Company at a glance
Name: Mueller Co., a subsidiary of Mueller Water Products Inc.
History: Founded in 1857 in Decatur, Illinois, Mueller acquired the Chattanooga-based Columbia Iron Works in 1933 and moved the headquarters of Mueller Co. to Chattanooga in 2010
Products: Valves, fire hydrants, metering products and systems, leak detection and pipe condition assessment
2017 revenues: $826 million
2017 net income $123.3 million
Local operations: 532,00-square-foot plant and office at 1401 Mueller Avenue, just off Amnicola Highway, in Chattanooga, a 109,500-square-foot plant in Cleveland, Tenn., and a 22,000-square foot research and development office downtown at 633 Chestnut Street
Nearly 30 percent of the water pumped to homes and businesses across America is lost to underground leaks along aging pipes and water networks.
But the nation's biggest valve and hydrant maker is helping to plug those leaks using new water hydrants and devices being developed in a technology center that just opened in downtown Chattanooga.
Mueller Water Products, which operates valve and hydrant production plants in Chattanooga and Cleveland and maintains one of its subsidiary headquarters and training facilities in downtown Chattanooga, has converted a former BlueCross BlueShield of Tennessee storage facility downtown into an R&D lab. Within nearly $2 million of testing and development equipment, workers in the new research lab are developing and testing the next generation of water equipment.
"With the advent of the Innovation District and our core offices here downtown as well, we realized we wanted to be here where the thought leaders are and closer to our plants (than the former research facility in Rhode Island)," said Dave Woollums, vice president and general manager for Mueller. "We are developing here the valves and hydrants that will provide much of the key water infrastructure for the future."
Within the 30-employee research facility on Chestnut Street across the street from the Mueller Co., division headquarters in the Republic Center, workers are testing acoustically sensitive valves that can detect early signs of underground leaks. The center also is developing other new products to help utilities find ways to promote better water conservation and quality.
Such equipment is key to improving America's aging water systems. A study of U.S. water utilities released this year by Utah State University found an estimated 82 percent of all cast iron pipe used by utilities is over 50 years old. Pipe breaks have jumped 27 percent in the past six years as aging underground watermains more frequently break and interrupt water delivery.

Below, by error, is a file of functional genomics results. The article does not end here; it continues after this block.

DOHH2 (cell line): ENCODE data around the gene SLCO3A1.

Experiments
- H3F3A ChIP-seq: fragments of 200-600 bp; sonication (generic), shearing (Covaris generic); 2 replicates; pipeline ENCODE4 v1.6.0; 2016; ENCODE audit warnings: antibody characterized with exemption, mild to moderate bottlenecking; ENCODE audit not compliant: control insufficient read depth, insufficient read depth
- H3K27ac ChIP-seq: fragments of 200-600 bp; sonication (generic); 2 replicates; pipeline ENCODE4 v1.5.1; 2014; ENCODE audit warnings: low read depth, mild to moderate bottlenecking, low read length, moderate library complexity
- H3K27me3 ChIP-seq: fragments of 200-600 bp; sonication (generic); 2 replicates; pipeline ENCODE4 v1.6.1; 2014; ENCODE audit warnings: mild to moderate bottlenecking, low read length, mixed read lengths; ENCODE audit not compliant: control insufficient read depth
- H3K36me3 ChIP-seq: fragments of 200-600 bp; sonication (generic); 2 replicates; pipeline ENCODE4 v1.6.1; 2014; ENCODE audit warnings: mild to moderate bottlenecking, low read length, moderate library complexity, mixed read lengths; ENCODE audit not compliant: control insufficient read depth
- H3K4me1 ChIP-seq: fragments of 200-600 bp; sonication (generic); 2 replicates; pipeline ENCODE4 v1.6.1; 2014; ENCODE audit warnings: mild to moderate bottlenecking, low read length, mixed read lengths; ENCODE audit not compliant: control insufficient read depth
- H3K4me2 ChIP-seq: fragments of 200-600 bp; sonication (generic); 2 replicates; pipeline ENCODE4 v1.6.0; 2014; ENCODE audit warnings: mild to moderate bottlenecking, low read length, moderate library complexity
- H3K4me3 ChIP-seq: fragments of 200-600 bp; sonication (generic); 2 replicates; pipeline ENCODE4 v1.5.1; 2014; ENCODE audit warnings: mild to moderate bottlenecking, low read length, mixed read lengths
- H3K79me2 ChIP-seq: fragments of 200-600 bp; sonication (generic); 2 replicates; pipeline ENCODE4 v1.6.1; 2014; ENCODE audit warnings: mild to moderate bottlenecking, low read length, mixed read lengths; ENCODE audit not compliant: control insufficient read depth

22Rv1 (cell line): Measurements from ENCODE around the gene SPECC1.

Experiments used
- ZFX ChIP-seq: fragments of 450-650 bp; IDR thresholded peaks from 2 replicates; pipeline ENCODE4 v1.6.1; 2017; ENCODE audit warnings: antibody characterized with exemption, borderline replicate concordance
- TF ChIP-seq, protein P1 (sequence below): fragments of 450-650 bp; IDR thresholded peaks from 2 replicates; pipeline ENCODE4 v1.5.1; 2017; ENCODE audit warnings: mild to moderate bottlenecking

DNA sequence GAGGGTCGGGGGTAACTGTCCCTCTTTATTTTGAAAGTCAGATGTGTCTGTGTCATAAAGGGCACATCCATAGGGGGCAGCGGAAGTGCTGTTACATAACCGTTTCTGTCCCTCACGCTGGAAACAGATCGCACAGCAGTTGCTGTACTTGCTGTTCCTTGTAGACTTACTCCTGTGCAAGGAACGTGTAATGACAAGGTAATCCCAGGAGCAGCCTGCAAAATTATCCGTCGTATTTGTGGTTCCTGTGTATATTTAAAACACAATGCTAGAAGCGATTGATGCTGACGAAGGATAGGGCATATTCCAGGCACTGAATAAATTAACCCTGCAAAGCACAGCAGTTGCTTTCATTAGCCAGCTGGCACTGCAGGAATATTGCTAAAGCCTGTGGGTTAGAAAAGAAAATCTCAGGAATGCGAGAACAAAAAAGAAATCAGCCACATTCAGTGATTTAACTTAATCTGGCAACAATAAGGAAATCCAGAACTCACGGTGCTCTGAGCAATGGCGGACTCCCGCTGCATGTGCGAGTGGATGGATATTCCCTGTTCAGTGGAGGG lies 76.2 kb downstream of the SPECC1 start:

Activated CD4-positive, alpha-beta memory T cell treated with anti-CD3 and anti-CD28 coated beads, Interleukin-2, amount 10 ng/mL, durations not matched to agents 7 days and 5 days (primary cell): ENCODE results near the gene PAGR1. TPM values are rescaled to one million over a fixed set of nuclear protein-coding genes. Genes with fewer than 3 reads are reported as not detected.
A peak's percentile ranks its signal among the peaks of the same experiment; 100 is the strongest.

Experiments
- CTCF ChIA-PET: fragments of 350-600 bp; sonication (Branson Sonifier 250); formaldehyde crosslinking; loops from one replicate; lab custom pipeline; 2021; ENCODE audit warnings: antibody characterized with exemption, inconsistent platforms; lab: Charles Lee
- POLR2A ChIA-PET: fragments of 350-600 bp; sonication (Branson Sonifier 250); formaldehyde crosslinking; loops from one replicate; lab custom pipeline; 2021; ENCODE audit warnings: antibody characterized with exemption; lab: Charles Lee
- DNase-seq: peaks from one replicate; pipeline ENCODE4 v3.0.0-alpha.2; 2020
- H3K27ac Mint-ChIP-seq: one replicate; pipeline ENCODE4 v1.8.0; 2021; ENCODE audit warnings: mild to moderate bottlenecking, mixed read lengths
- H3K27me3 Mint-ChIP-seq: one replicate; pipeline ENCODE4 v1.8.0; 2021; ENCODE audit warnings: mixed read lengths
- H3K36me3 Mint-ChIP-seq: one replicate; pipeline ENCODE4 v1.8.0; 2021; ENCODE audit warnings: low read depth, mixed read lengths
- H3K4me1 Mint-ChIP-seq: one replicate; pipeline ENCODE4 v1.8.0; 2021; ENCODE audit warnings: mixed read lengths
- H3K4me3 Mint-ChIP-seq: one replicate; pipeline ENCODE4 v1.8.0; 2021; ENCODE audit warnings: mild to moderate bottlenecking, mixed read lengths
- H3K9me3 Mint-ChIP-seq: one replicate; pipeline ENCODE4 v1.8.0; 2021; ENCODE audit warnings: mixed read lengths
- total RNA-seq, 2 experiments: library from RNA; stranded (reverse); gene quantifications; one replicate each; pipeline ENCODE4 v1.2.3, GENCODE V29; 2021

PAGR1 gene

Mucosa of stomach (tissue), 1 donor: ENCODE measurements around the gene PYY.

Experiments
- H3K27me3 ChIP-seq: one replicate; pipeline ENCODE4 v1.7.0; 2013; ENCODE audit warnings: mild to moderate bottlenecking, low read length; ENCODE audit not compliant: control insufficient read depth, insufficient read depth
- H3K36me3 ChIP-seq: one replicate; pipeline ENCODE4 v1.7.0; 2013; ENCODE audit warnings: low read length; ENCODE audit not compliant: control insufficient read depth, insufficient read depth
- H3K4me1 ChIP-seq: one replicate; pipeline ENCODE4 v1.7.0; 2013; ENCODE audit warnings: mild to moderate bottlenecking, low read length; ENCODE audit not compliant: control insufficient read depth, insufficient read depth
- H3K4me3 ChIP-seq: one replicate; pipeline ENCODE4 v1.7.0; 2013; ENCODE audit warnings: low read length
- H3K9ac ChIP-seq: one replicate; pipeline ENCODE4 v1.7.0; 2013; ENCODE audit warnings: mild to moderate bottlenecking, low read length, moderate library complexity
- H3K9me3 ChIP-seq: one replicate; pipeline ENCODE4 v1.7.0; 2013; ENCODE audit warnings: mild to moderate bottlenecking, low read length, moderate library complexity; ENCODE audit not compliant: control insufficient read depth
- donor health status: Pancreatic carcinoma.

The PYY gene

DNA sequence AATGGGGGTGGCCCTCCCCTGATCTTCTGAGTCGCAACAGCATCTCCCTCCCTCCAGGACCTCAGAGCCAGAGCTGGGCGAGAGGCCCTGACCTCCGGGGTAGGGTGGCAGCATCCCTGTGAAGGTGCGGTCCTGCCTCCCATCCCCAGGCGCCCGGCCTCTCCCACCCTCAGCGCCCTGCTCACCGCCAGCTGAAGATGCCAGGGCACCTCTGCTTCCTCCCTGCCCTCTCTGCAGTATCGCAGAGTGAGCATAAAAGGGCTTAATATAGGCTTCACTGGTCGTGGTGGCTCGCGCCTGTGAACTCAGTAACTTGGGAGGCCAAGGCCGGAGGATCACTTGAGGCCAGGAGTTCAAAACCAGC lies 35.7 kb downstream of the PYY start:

"We have a huge advantage over other technology companies because we know our customers and their needs," said Paul Gifford, director of research and development for Mueller Water Products. "When you look at the cost of replacing all of our water infrastructure, it is in the trillions of dollars. A lot of the technology we are developing is geared around helping utilities understand their infrastructure and identifying where the problems and needs are with our new equipment to help them extend the life of their existing infrastructure as long as possible."
Mueller has developed new hydrants and valves that can detect underground leaks, or even vulnerable pipes, earlier to avoid major water main breaks.
The new Mueller tech center in Chattanooga is one of two for the company, which traces its roots back more than a century and a half, including 85 years in Chattanooga. Mueller also has an electronics R&D center in Middlebury, Massachusetts.
Hassan Ali, senior vice president of engineering and IT at Mueller, said Chattanooga's innovation district "offers an ecosystem of innovation that has been a great advantage" in cultivating new technology and recruiting talent.
"I'm envious of your 10 gigabit fiber optic connections (offered by EPB), but I know that has been a real advantage for your city," Ali said during a ribbon cutting ceremony for the new technology center this week. "We have recently hired engineers from Auburn, Georgia Tech, the University of Tennessee and other schools and we have never had any problem convincing them to move to Chattanooga."
Chattanooga Mayor Andy Berke, who established the 140-acre downtown Innovation District nearly five years ago, said he wants both new and existing businesses to develop new products and technology in Chattanooga.
"When we started the Innovation District, we wanted it to be more than just a place for startup businesses and entrepreneurs," Berke said. "Chattanooga is a city of creators and much of the innovation that happens occurs in our established companies like Mueller. When hey innovate, that brings true economic development to our city."
Mueller is already expanding its production facility in Chattanooga. The company announced plans last month for a $28 million expansion of its 532,000-square-foot Chattanooga plant at 1401 Mueller Ave., adding 96 more jobs over the next three years.
Mueller currently has 604 employees in Southeast Tennessee with its plants in Chattanooga and Cleveland, and its division headquarters, training facility and R&D facility in downtown Chattanooga.
Mueller acquired the former U.S. Pipe and Foundry in 2005 but sold that company in 2016.
Contact Dave Flessner at firstname.lastname@example.org or at 757-6340